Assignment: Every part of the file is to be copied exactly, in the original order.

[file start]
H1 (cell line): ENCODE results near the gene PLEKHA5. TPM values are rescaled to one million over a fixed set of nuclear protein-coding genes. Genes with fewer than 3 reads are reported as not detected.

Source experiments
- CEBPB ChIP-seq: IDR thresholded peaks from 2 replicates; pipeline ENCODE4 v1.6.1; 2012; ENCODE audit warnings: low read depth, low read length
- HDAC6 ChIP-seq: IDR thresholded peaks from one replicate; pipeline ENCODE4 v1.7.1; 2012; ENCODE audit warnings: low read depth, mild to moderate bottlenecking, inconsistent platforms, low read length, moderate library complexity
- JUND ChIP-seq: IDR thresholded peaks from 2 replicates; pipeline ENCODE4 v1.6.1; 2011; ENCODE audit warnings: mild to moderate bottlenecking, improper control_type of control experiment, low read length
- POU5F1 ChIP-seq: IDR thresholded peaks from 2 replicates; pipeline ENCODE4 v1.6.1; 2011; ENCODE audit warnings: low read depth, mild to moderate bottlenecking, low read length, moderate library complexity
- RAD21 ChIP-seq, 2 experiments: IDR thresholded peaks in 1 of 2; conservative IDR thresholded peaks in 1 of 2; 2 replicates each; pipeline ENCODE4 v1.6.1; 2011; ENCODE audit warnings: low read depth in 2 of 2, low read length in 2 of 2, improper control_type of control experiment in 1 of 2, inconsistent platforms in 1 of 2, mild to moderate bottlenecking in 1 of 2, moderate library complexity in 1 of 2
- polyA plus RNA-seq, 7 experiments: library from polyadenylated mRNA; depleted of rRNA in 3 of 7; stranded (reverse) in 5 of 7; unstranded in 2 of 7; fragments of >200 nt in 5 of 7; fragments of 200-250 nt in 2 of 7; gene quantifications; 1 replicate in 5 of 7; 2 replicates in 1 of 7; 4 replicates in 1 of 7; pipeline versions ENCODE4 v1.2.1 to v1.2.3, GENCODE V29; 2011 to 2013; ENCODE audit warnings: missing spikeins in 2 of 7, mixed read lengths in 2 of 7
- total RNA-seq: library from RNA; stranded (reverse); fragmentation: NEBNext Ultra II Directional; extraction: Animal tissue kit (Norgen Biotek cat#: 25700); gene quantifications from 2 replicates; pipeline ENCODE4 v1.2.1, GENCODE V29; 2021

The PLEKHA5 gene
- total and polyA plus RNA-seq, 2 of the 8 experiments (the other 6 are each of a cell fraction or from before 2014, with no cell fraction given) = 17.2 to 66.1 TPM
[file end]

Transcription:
H1 (cell line): ENCODE results near the gene PLEKHA5. TPM values are rescaled to one million over a fixed set of nuclear protein-coding genes. Genes with fewer than 3 reads are reported as not detected.

Source experiments
- CEBPB ChIP-seq: IDR thresholded peaks from 2 replicates; pipeline ENCODE4 v1.6.1; 2012; ENCODE audit warnings: low read depth, low read length
- HDAC6 ChIP-seq: IDR thresholded peaks from one replicate; pipeline ENCODE4 v1.7.1; 2012; ENCODE audit warnings: low read depth, mild to moderate bottlenecking, inconsistent platforms, low read length, moderate library complexity
- JUND ChIP-seq: IDR thresholded peaks from 2 replicates; pipeline ENCODE4 v1.6.1; 2011; ENCODE audit warnings: mild to moderate bottlenecking, improper control_type of control experiment, low read length
- POU5F1 ChIP-seq: IDR thresholded peaks from 2 replicates; pipeline ENCODE4 v1.6.1; 2011; ENCODE audit warnings: low read depth, mild to moderate bottlenecking, low read length, moderate library complexity
- RAD21 ChIP-seq, 2 experiments: IDR thresholded peaks in 1 of 2; conservative IDR thresholded peaks in 1 of 2; 2 replicates each; pipeline ENCODE4 v1.6.1; 2011; ENCODE audit warnings: low read depth in 2 of 2, low read length in 2 of 2, improper control_type of control experiment in 1 of 2, inconsistent platforms in 1 of 2, mild to moderate bottlenecking in 1 of 2, moderate library complexity in 1 of 2
- polyA plus RNA-seq, 7 experiments: library from polyadenylated mRNA; depleted of rRNA in 3 of 7; stranded (reverse) in 5 of 7; unstranded in 2 of 7; fragments of >200 nt in 5 of 7; fragments of 200-250 nt in 2 of 7; gene quantifications; 1 replicate in 5 of 7; 2 replicates in 1 of 7; 4 replicates in 1 of 7; pipeline versions ENCODE4 v1.2.1 to v1.2.3, GENCODE V29; 2011 to 2013; ENCODE audit warnings: missing spikeins in 2 of 7, mixed read lengths in 2 of 7
- total RNA-seq: library from RNA; stranded (reverse); fragmentation: NEBNext Ultra II Directional; extraction: Animal tissue kit (Norgen Biotek cat#: 25700); gene quantifications from 2 replicates; pipeline ENCODE4 v1.2.1, GENCODE V29; 2021

The PLEKHA5 gene
- total and polyA plus RNA-seq, 2 of the 8 experiments (the other 6 are each of a cell fraction or from before 2014, with no cell fraction given) = 17.2 to 66.1 TPM